DNA testing resolves Scottish baronetcy succession dispute
27 / 06 / 2016
Andrew O’Keeffe comments on the legal fight over the Scottish baronetcy of Pringle of Stichill in STEP Journal.
The Privy Council has ruled that DNA evidence can be accepted to uphold a man’s claim to succeed to the baronetcy of Pringle of Stichill.
The title, created in 1683, was most recently held by the tenth baronet Steuart Robert Pringle, who died in 2013. He had inherited it in 1961 from his father Norman Hamilton Pringle (the ninth baronet) who had in turn inherited it in 1919 from his father Norman Robert Pringle (the eighth baronet). Both these successions were accepted at the time without opposition.
However, the 2013 succession is disputed. Simon Pringle, son of the tenth baronet, Sir Steuart Pringle, had a claim but it was challenged by his second cousin, Murray Pringle, who is a retired accountant from Buckinghamshire. He claims that Simon Pringle’s grandfather, the ninth baronet, was not the legitimate son of the eighth baronet, and that the succession should therefore have passed through a different family line – which leads to Murray Pringle himself. Scots law states that a title of honour, such as a baronetcy, does not vest in legal heirship, but by ‘right of blood’ – that is, by biological paternity.
The case is based on DNA evidence. Murray Pringle has been conducting a project on the history of the Pringle family, in order to determine the chieftainship of the clan – an important issue for Scottish gentry. He persuaded the tenth baronet, Sir Steuart Pringle, to provide a DNA sample during his lifetime to aid in this project. That sample has now been compared with samples from other, surviving, family members, and appears to show convincingly that the eighth baronet is grandfather to Norman Murray Pringle.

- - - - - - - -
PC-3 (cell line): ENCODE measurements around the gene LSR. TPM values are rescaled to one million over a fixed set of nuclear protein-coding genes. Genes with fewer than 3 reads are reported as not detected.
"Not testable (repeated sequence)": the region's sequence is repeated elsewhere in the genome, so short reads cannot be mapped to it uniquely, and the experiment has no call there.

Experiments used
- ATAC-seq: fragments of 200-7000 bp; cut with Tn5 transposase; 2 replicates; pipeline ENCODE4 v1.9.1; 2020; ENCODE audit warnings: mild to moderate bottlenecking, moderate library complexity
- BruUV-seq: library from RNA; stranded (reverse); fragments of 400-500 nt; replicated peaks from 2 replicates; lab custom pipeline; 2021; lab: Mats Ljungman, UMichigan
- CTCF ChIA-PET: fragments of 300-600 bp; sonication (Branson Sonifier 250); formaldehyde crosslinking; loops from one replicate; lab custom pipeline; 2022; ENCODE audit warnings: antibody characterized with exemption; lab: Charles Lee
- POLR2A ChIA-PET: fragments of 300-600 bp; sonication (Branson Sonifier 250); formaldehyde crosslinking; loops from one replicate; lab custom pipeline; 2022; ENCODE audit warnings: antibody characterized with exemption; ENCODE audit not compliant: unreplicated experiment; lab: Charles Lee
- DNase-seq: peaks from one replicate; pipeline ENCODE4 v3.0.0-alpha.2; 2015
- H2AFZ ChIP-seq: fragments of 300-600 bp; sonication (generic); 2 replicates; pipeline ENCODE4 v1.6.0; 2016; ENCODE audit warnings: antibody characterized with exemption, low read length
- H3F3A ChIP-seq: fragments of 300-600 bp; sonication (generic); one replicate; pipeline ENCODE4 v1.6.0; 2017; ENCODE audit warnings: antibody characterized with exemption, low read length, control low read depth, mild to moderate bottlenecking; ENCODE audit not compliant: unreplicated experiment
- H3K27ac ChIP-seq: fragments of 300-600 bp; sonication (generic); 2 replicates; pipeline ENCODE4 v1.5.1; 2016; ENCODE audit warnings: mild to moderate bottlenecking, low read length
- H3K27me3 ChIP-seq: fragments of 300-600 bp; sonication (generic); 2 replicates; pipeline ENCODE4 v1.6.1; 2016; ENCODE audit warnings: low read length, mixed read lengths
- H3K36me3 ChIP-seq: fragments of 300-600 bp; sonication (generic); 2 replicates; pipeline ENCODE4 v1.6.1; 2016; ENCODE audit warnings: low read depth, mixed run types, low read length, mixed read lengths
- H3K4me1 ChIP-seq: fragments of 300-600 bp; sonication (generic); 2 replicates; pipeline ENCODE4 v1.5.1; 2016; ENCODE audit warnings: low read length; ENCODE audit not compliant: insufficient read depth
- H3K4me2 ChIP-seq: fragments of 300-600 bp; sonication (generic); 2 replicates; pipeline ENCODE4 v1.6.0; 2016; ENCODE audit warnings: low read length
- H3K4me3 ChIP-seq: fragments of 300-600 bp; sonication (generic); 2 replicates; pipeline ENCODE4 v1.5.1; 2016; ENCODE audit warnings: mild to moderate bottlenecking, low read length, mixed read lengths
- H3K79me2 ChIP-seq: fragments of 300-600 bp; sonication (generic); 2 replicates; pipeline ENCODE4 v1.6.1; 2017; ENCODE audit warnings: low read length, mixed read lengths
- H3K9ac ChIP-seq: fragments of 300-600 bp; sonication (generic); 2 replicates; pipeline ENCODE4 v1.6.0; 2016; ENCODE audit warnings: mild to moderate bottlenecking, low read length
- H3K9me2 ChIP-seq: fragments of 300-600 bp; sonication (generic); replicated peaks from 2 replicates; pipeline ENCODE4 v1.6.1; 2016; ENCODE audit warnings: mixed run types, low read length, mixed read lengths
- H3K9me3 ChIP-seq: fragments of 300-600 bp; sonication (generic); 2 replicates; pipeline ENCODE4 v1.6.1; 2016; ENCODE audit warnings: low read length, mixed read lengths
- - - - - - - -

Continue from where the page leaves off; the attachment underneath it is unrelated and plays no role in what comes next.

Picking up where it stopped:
The other contender for the title, Simon Pringle, did not dispute this, but sought to have the claim time-barred and the DNA evidence excluded on grounds of public policy. However, the Privy Council’s Board of the Judicial Committee has now dismissed his case. It rejected the time-barred argument on the grounds that the right to succeed to an honour was made imprescriptible by the Prescription and Limitation (Scotland) Act 1973.
It also ruled that the use of Sir Steuart’s DNA was not a breach of confidentiality or the Data Protection Act, because Sir Steuart must have known it could be used for this purpose, and it would be disproportionate to exclude such persuasive evidence from the court.
The Privy Council also considered the Law Reform (Parent and Child) (Scotland) Act 1986, which states that the presumption of paternity could now be rebutted by a balance of probabilities test rather than the old criterion of reasonable doubt. As a result it ruled that Norman Murray Pringle’s challenge for succession to the baronetcy should be allowed.
Andrew O’Keefe, Partner at law firm Wedlake Bell, said the implications of the ruling could be far reaching: ‘Now that DNA evidence has been allowed in evidence to decide this dispute, it must, by corollary, mean that it is likely to be used in any future challenges of this nature […] Therefore, this case could have far-reaching implications for titled families facing a challenge over succession.’ The Privy Council in its judgment also noted that DNA evidence has the potential to reopen a family succession many generations into the past.
‘Whether this is a good thing and whether legal measures are needed to protect property transactions in the past, the rights of the perceived beneficiary of a trust of property, and the long established expectations of a family, are questions for others to consider’, it said.
This article was first published in STEP Journal on 23 June 2016. Please click here to view the article on the STEP website.